The fire of the Windsor Castle had been equally destructive. The vessels had gradually neared each other in the calm; and the height of the Windsor Castle out of the water, in comparison with the corvette, had given her the advantage in sweeping the decks of the enemy. The contending vessels were in this situation, when, for a minute or two, a cessation of firing took place, in consequence of the accumulation of smoke, which had so completely enshrouded them both that they knew not where to direct their guns; and they waited until it should clear away, that the firing might recommence. A light air gradually swept the veil to leeward, and discovered both vessels to each other, at the distance of half a cable's length. Captain Oughton was with Newton on the poop, and the commander of the French corvette was standing on the hammock nettings of his own vessel. The latter took off his hat, and courteously saluted his adversary. Captain Oughton answered the salutation; and then waving his hat, pointed to the English colours, which had been hoisted at the main; as much as to say, "They never shall come down!" The Frenchman (it was Surcoeuf) did the same to the tricolour, and the action recommenced.
"Well done, my lads!" cried Captain Oughton; "well done! that broadside was a staggerer—right into his ribs. Hurrah now, my hearts of oak! this fellow's worth fighting. Aim at his foremast—another broadside will floor it. It's on the reel. Newton, jump forward, and—"
But the order was stopped by a grape-shot, which struck Captain Oughton in the breast. He staggered and fell from the poop to the quarter-deck. Newton leapt down, and went to him. The torrents of blood from his breast at once told the tale: and Newton called to some of the men, that his commander might be taken below.
"Wait a moment, my dear lad," said Captain Oughton, faintly, and catching his breath at every word; "it's a finisher—can't come to time—I die game." His head fell on his breast, and the blood poured out of his mouth.
Newton directed the body to be taken into the cuddy, that the men might not be dispirited by the sight. He then hastened to the poop, that he might reconnoitre the enemy. He perceived that the corvette had hauled on board his tattered courses, and was standing ahead of them.
"He's off, sir," cried one of the quarter-masters.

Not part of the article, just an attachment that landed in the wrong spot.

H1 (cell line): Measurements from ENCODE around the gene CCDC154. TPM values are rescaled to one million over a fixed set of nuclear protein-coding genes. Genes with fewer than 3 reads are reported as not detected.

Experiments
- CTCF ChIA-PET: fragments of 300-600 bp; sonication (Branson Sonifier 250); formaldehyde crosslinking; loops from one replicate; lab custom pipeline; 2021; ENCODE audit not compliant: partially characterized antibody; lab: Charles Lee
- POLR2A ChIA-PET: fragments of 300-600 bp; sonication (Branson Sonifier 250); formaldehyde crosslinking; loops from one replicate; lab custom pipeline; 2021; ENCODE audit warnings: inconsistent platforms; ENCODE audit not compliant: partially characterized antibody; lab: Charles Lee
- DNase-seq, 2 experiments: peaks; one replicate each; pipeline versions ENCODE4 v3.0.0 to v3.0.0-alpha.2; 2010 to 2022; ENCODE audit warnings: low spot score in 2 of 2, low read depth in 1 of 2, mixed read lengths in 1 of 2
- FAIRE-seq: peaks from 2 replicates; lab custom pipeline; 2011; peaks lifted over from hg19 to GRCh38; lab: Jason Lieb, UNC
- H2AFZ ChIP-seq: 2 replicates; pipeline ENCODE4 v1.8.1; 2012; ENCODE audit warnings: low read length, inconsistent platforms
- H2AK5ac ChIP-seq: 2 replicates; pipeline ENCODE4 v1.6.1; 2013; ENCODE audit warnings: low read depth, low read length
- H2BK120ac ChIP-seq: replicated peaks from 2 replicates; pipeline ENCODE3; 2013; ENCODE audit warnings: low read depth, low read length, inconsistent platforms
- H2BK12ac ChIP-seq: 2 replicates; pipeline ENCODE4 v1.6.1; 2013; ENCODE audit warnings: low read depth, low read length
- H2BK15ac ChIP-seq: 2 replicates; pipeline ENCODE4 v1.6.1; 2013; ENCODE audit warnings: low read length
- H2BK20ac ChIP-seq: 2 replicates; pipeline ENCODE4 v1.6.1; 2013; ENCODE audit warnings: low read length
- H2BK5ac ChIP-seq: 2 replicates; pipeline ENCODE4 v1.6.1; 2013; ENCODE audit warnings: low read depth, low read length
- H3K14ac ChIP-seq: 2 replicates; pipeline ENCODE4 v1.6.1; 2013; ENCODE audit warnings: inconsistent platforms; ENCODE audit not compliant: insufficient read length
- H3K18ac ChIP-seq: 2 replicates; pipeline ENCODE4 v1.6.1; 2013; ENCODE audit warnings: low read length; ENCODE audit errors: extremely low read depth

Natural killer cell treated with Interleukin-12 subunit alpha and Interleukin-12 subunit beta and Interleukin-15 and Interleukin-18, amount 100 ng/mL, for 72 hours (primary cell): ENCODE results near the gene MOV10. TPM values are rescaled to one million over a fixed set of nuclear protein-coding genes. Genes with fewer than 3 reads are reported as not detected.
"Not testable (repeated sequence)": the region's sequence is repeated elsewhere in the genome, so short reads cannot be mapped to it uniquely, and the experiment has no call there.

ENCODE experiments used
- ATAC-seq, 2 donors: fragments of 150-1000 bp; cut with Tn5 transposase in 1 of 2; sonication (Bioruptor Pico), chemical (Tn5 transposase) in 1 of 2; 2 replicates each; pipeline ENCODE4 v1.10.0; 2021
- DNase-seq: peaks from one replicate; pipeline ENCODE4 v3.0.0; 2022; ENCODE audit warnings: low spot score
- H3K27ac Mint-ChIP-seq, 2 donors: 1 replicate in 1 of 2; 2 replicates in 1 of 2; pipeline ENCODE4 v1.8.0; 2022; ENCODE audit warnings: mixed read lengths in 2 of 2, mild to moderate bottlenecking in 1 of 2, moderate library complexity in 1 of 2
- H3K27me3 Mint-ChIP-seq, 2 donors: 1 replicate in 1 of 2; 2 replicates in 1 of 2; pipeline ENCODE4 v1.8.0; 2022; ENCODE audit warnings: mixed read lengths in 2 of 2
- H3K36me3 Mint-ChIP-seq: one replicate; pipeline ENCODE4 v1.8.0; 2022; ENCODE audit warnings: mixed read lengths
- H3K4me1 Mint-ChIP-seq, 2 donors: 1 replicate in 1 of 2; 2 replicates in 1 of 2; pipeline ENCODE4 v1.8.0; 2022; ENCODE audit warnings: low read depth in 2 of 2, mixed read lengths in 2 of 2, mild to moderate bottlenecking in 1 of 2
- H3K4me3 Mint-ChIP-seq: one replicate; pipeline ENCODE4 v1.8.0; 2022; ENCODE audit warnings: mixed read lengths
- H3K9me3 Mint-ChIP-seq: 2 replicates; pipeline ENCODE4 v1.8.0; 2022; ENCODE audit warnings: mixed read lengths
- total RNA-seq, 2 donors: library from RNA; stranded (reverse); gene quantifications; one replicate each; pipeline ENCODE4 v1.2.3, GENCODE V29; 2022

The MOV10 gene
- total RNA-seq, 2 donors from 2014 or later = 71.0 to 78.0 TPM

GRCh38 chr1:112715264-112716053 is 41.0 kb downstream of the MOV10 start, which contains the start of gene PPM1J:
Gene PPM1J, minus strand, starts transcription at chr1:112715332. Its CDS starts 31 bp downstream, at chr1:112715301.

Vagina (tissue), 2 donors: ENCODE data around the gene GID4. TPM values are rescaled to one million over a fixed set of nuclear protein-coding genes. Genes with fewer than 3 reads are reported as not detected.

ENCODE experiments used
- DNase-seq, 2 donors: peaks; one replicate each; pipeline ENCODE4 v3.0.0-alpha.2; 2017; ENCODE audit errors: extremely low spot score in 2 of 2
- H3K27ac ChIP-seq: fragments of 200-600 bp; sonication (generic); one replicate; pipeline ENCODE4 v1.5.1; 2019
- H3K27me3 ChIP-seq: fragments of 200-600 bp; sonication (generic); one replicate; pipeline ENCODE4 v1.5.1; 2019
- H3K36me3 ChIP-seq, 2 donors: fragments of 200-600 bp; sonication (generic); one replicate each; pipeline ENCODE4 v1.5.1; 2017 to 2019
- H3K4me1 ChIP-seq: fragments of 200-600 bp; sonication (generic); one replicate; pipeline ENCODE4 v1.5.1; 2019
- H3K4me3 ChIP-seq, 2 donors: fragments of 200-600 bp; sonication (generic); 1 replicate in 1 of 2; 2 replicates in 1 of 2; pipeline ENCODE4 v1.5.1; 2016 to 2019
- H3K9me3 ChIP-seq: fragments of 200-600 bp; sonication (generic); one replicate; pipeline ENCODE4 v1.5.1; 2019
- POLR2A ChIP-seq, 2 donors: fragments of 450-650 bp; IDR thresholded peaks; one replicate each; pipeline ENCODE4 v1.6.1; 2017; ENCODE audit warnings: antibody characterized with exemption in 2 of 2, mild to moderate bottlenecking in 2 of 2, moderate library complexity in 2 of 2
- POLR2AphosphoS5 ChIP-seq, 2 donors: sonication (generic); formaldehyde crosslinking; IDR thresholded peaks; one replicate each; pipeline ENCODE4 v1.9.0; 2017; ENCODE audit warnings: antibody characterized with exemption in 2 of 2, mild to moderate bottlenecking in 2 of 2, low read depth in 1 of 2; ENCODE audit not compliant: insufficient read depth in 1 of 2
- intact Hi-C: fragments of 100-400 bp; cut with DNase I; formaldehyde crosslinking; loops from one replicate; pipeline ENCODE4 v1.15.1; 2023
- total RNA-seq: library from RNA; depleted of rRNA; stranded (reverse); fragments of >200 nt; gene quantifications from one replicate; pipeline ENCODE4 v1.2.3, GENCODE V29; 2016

"I suspect not," replied Newton, who had his glass to his eye, looking upon the decks of the French vessel. "They are preparing to board, and will be round again in five minutes. Cutlasses and pikes ready— forward, my lads, all of us! We must beat them off!"
"And will, too," cried the seamen, as in obedience to their orders, they collected on the forecastle. But they mustered thin; nearly half of the ship's company were either lying dead or under the hands of the surgeon; and, as Newton surveyed his little force, fatigued as they were with their exertions, black with powder, stained with blood, and reeking with perspiration, he could not but acknowledge how heavy were the odds against the attack of a vessel so well manned as the corvette appeared to be. Newton said but a few words; but they were to the point; and he had the satisfaction to perceive, as they grasped their cutlasses, that if their numbers were few and their frames exhausted, their spirit was as unsubdued as ever.
The corvette had in the meantime run ahead on a wind, about a mile, when she wore round, and was now standing right on to the Windsor Castle, and had neared to within three cables' lengths. A few minutes were to decide the point. Her courses were again hauled up, and discovered her lee fore-rigging, bowsprit, cat-heads, and forecastle, crowded with men ready for the dash on board, as soon as the vessels should come in contact Newton stood on one of the forecastle guns surrounded by his men; not a word was spoken on board of the Windsor Castle, as they watched their advancing enemy. They were within a cable's length of each other, and Newton could plainly distinguish the features of the gallant Surcoeuf, who was in advance on the knight-heads, when a puff of wind, which at any other time would not have occasioned the starting of a royal sheet, took the sails of the corvette; and her wounded foremast, laden with men in the lee-rigging, unable to bear the pressure, fell over the side, carrying with it the maintop-mast, and most of the crew, who had been standing in the rigging, and leaving the corvette an encumbered wreck. A loud shout from the forecastle of the Windsor Castle announced that the English seamen were but too well aware of their desperate situation, and that they hailed the misfortune of the Frenchmen as their deliverance.
"Now, my lads, be smart," cried Newton, as he sprang aft to the wheel, and put up the helm; "man the flying jib-halyards (the jib was under the forefoot); let go the main-top bowling; square the main-yard. That will do; she's paying off. Man your guns; half a dozen broadsides, and it's all our own."